Non-profit

American Psychological Association

This is a logo for American Psychological Association. (link)
Website:

www.apa.org/

Location:

WASHINGTON, DC

Tax ID:

53-0205890

Tax-Exempt Status:

501(c)(3)

Budget (2018):

Revenue: $131,782,896
Expenses: $132,802,951
Assets: $245,291,932

Formation:

1892

Type:

Psychological and Behavioral Science Professionals Advocacy Association

President:

Dr. Arthur C. Evans, Jr.

The American Psychological Association (APA) is the largest scientific and professional organization representing psychology and psychologists in the United States. [1] APA is active in left-of-center policy advocacy and grantmaking activities[2] on behalf of its 121,000 members[3] and exerts powerful influence over the psychology profession as the leading accreditation body for undergraduate and graduate psychology programs, internships, and certifications. [4]

APA has a long history of involvement with left-of-center politics, electing self-described “democratic socialist” John Dewey as its president in 1899. [5] [6] In recent years, APA leadership has claimed current scientific practices are “dominated by white supremacy,”[7] called for the need to address the “procedural justice approach” in the U.S. legal system,[8]  encouraged members to organize to find ways to eliminate “organizational and systemic racism,” [9] called greenhouse gas emissions a “psychological problem,”[10] used its guidelines to call for the application of critical race theory,[11] and claimed boys and men as a group hold “privilege” based on gender. [12]

APA operates the children’s book publisher Magination Press,[13] whose titles address topics including perceived racial injustice and police brutality towards minorities,[14] a kid’s guide to COVID-19 and lockdowns which called some of the pandemic’s big changes are nice,[15]  and two books promoting LGBT pride[16] and “rainbow families.” [17]

In 2019, APA reported $131,891,890 of revenue, including $118,493,750 in program service revenue and  $1,775,724 from government grants. [18] That same year, APA’s public interest directorate promoted the application of psychological knowledge to increase so-called “social justice” and managed $1.9 million in federal and foundation grants to address issues including lesbian, gay, bisexual, and transgender adult and adolescent health; sexual orientation and gender diversity; racial and ethnic minorities; and socioeconomic status. [19]

Arthur Evans, Jr., is APA’s chief executive officer and executive vice president. [20] In 2019, he said that “equity, diversity, and inclusion” will be woven into the fabric of APA. [21] Jennifer Kelly is APA’s president. [22]

History and Leadership

The American Psychological Association was founded in 1892[23] and was granted tax-exempt status in 1940. [24] In 1899, APA elected self-described “democratic socialist”[25] John Dewey as president. He opposed enlightenment concepts of individualism enshrined by negative rights. [26] In the 1960s, the APA joined with state governments to form the Association of State and Provincial Psychology Boards[27] and supported the left-wing “Great Society” program of President Lyndon Johnson (D), which funded psychological research through Project Head Start. [28]

A 2012 survey of 800 psychologists revealed the group’s left-leaning tendencies have continued, with only six percent of respondents identifying as conservative. [29]

Currently APA has 121,000 members[30] and consists of 54 divisions that represent different scientific and professional interests that operate independently from APA’s organizational structure. [31]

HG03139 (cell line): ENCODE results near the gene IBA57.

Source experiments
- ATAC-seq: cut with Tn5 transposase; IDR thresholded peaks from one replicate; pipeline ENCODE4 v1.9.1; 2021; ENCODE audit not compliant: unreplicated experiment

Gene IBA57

Arthur Evans, Jr., is APA’s chief executive officer and executive vice president. [32] Evans has said that “equity, diversity, and inclusion” will be woven into the fabric of APA [33] and that he wants APA’s voice to be known on issues such as racism and policing practices. [34] APA president Jennifer Kelly also supports “equity” as one of APA’s driving forces. [35]

Other members of APA’s leadership also engage in political activism. In April 2021, APA’s chief science officer claimed current scientific practices only deliver part of the truth because they are “dominated by white supremacy,”[36] and in 2020, APA’s former president Sandra Shullman stated the United States was living through a “racism pandemic.” [37]

Political Activism

Racial Issues

In June 2021, APA identified schools as a critical setting for teaching about race and racism from a very young age and discussed how to approach this issue with various psychologists. [38] In an article on APA’s website describing possible approaches, APA members shared beliefs that “U.S. history is structured to uphold racial differences” [39] and explained the development of an eight-session intervention called the Identity Project which was co-developed with the controversial Southern Poverty Law Center’s Learning for Justice (formerly Teaching Tolerance) program to “equip educators for equity.” [40]

In 2020, then-APA president Sandra Shullman said “racism is inherent in scientific approaches”[41] and stated the U.S. is living through a “racism pandemic.” [42] APA quickly called for “true systemic change in U.S. culture,” advocating for dismantling perceived “institutional racism” to combat this perceived “pandemic.” [43] APA leadership urged its members to discuss so-called “white fragility,” said alleged police brutality has its roots in America’s past,[44] and stood up a task force to craft guidelines on how to leverage psychological insights to conduct “anti-racism training.” [45]

In 2019, APA published its Guidelines on Race and Ethnicity in Psychology, which identifies championing diversity and inclusion as one of APA’s guiding principles. [46] These guidelines include the application of critical race theory and culturally relevant pedagogy,[47] incorporating race and ethnicity into professional activities. [48] This guidance also suggested white psychologists investigate whether or not they enact so-called white privilege consciously or unconsciously through journaling, attending conferences, or trainings focused on racial issues; participating in diversity initiatives; and participating in “affinity groups” [49] or workshops, such as a “white privilege conference.” [50]

Masculinity

In 2018, APA published guidelines for psychological practice with boys and men. [51] This document claims boys and men as a group hold privilege based on gender;[52] defines “masculine ideology” as anti-femininity, achievement, eschewal of the appearance of weakness, and adventure, risk, and violence,” and identifies “white, Christian, male, and middle/upper class” as examples of so-called privilege. [53] This report also says parenting support programs originate from white middle class values and do not recognize other cultural approaches to childrearing. [54]